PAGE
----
4. Candidate moves: This week the Conservatives let two of the Toronto-area candidates go.  Jerry Bance was let go following a revelation that he urinated in a mug while working as an appliance repair man in 2012.  Meanwhile Tim Dautaud was axed following confirmation that he was in fact the YouTube “Unicaller” responsible for videos of prank calls.

Meanwhile in Milton…

1.Raitt lays down the gauntlet: Conservative candidate Lisa Raitt officially opened her campaign office.  She told a room packed with supporters she would be the first M.P. for Milton

2. Liberals promise University: The federal Liberals promise to bring a post-secondary campus to Milton.  Post-secondary education is a provincial responsibility.  The most candidate Azim Rizvee could do if elected is to lobby for infrastructure money to help with its construction.

3. N.D.P.: Local theme for the campaign: #HopeforMilton.  Learn more about Alex visit the website.  He announces the campaign song: “We’re all In This Together by the Sam Roberts’ Band.

To come: With Labour Day behind us, the campaigns get serious.

General Election 42: Everyone has baggage

As we all know by now, the 42nd federal election began this past Sunday morning at around 10am.  And it’s going to be looong topping out at 78 days when all is said and done.  This might be a good thing because everyone brings baggage to the campaign.

1. Conservatives: Theirs comes from a number of places. They begin from what should

Conservative Leader Stephen Harper's bus sits ready on Parliament Hill on the first day of an election campaign in Ottawa on Sunday, Aug. 2, 2015. THE CANADIAN PRESS/Justin Tang
Conservatives are the only party to unveil a campaign bus.  Photo source: Canadian Press/ Justin Tang

be a place of strength: incumbency- 10 years of it to be exact.  But there’s a sense of fatigue surrounding this government.  Cabinet ministers are leaving,  and there have been multiple defeats at the hands of the Supreme Court.  The economy is sputtering, and the party unwilling to talk about it. And then the scandals, the most high-profile of which is about Senate spending . Mike Duffy’s trial resumes this week and the one inescapable fact is that Stephen Harper named Duffy to the Senate. An argument can be made this goes to judgement, and judgement can be considered a quality in a good leader.  This is going to make for a rough campaign.

2. NDP: Theirs are labelled: Ontario and Quebec.  The party made historic gains during the last federal election in Quebec.  But those are in some doubt with the return  of Gilles Duceppe to the Bloc Québécois making them a credible alternative.  Outside of Northern Ontario, Hamilton, and sections of Toronto, Ontario has been difficult to crack.  Many still remember Bob Rae as an NDP Premier, and the social contract and won’t vote for them.  What could help the NDP make gains? Position Thomas Mulcair as the pragmatic leader.  Remind voters he was once a Liberal Quebec cabinet minister, and courted by the Conservatives.  Turn the inevitable “flip-flopper” label into flexible, and willing to go for an idea no matter where it comes from.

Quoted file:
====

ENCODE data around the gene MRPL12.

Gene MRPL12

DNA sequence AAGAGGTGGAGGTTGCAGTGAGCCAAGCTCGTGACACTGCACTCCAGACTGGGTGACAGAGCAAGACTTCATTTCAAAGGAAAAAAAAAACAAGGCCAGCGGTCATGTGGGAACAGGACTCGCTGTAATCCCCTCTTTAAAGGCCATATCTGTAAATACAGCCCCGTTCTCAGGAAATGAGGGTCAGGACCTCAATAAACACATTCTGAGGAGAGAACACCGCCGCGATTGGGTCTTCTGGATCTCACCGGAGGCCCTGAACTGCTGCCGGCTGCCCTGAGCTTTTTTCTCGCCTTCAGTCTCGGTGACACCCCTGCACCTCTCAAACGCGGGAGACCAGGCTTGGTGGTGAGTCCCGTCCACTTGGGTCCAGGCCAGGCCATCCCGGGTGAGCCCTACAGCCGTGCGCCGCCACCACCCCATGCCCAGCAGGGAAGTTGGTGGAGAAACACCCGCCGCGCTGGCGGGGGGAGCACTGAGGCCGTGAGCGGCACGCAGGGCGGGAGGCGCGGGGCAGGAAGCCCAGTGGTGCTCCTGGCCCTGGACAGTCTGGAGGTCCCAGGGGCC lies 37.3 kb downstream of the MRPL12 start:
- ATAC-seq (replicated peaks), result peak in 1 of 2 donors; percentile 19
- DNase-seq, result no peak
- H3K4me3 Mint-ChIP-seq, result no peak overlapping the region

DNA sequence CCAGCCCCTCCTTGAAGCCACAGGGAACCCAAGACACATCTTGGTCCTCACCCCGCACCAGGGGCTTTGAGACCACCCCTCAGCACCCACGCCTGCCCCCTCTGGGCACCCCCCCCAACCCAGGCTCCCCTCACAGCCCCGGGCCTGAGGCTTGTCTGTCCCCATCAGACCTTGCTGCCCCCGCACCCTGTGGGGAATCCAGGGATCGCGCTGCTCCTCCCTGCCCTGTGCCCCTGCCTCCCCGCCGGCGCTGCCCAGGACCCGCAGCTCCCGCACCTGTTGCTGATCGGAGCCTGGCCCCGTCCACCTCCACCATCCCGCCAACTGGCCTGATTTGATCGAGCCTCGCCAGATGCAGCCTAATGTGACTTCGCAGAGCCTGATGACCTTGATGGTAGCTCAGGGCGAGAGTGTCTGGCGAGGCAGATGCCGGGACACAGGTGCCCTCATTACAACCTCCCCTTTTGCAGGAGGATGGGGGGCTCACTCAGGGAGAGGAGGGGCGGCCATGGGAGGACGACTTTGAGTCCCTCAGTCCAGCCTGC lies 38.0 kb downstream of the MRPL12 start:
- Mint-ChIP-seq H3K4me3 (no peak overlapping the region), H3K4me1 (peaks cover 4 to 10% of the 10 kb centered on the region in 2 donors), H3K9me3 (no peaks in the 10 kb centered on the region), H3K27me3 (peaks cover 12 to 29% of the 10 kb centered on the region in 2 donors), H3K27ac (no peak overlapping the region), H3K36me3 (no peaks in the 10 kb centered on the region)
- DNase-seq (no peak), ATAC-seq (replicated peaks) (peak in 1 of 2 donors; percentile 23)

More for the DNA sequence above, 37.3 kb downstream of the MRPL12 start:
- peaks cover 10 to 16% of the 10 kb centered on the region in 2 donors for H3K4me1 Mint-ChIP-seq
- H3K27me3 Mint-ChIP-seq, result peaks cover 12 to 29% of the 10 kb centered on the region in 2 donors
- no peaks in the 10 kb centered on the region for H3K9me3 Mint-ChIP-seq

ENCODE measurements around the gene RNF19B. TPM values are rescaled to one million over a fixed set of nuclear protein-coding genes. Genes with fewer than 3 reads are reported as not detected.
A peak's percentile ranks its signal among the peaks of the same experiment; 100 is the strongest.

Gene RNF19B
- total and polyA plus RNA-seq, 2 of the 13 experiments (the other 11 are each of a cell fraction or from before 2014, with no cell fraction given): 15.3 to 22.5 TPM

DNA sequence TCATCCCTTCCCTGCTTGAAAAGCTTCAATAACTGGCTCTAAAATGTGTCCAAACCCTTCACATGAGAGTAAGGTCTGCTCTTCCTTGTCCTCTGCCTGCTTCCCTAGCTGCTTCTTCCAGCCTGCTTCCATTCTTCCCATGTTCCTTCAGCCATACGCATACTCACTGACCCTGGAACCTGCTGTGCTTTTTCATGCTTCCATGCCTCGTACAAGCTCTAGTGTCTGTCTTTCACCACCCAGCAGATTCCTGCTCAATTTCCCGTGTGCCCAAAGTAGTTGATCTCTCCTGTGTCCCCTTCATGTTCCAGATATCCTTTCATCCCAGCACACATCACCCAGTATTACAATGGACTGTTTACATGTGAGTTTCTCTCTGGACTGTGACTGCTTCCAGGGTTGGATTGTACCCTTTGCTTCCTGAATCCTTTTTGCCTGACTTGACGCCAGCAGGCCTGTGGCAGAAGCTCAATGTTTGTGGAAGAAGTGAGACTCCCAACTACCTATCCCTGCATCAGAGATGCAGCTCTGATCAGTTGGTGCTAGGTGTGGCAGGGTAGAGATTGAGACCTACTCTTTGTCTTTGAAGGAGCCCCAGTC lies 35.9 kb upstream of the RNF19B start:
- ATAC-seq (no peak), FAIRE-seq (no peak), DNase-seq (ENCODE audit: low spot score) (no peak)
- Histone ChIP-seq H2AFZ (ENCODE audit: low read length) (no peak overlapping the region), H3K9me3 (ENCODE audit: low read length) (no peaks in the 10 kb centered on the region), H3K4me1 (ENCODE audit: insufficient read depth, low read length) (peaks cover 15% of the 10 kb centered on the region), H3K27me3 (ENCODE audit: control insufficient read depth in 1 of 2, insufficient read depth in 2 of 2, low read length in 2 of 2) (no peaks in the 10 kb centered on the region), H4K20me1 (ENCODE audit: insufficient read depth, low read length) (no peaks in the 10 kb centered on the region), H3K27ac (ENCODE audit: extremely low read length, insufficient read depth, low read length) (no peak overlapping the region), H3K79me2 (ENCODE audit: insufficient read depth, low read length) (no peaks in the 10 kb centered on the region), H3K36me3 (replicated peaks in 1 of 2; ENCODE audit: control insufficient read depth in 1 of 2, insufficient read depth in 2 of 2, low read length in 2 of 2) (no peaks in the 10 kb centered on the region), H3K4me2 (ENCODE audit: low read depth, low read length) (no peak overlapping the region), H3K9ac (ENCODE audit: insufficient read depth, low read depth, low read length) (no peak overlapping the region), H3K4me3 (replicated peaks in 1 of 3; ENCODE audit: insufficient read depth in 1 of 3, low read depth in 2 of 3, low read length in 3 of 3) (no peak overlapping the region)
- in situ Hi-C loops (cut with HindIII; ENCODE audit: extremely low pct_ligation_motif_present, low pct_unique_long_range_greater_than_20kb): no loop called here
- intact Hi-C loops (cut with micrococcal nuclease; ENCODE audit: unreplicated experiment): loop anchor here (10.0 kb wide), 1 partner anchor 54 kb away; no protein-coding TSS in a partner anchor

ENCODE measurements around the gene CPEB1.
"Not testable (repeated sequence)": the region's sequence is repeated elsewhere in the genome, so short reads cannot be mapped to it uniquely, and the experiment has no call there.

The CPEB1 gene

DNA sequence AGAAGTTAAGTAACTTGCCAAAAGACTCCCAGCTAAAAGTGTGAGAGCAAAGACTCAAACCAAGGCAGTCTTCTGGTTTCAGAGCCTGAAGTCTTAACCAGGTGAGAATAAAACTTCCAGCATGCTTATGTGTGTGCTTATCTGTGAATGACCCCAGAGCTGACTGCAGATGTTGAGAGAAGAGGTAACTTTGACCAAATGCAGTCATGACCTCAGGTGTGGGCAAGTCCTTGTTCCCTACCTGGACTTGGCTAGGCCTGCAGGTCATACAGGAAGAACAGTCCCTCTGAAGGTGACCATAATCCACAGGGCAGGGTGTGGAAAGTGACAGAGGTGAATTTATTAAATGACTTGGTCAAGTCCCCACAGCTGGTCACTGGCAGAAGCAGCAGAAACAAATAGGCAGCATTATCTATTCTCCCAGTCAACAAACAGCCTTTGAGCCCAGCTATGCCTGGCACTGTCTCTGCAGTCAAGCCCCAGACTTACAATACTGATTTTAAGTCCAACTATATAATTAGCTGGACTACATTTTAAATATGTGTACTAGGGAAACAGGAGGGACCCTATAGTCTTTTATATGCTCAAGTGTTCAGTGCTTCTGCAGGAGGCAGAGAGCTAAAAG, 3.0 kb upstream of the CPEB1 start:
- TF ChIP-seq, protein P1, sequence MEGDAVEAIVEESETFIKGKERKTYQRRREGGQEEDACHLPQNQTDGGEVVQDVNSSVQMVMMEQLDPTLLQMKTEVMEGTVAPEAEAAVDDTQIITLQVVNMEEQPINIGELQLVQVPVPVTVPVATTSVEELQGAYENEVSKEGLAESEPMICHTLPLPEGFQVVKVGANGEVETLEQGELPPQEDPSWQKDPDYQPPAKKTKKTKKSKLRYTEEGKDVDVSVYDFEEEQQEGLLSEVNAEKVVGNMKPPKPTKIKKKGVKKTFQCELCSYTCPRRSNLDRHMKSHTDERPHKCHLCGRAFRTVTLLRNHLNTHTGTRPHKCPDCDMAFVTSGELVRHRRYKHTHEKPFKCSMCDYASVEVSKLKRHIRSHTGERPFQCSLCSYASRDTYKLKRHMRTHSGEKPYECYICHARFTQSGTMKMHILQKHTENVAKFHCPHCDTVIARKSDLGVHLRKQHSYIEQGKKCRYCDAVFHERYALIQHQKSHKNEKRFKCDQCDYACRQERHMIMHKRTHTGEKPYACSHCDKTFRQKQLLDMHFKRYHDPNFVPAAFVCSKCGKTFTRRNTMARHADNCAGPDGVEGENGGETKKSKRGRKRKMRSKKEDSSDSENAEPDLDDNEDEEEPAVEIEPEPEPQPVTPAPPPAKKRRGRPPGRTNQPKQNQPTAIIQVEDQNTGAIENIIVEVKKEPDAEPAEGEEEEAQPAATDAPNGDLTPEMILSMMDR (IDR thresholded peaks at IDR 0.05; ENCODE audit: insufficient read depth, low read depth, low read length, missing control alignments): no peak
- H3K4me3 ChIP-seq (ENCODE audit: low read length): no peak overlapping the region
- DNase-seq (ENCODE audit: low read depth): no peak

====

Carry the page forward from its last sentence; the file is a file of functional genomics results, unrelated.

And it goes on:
3. Liberals: It’s Bill C51.  The huge question is how they can reconcile Liberal ideals of freedom of expression, and religion, and the right to a fair trial with the concept of supporting a piece of legislation that arguably does none of that.  This is particularly potent because Justin Trudeau’s father was the one who repatriated the constitution,  and included a Charter of Rights & Freedoms.  It’s about positioning.  They could’ve let the legislation go, and then told us why they opposed it, and they would’ve done differently.  Communication might end up a problem for them too over as the campaign continues.  It’s early days, but it’s looking like Trudeau has a dual message track.  The first is the “fairness for the middle class”, and the second is tailored to whatever area of the country he finds himself in.  And sometimes he’s been leading with the second, instead of the first.  If the “Fairness for the Middle Class” idea is lost in confusion it will lose him the election. And it’ll play into the concept that he’s not ready.

4. Green Party: Two words: Elizabeth May.  Specifically the performance at the press gallery dinner where she appeared less than sober.  The rant on Omar Kahdr, and the federal cabinet was caught on camera.  So was the rescue by Transport Minister Lisa Raitt.  When your party is struggling with legitimacy, and trying to win seats these are the last images you need.  It’s going to cause a credibility problem.

Now let’s unpack.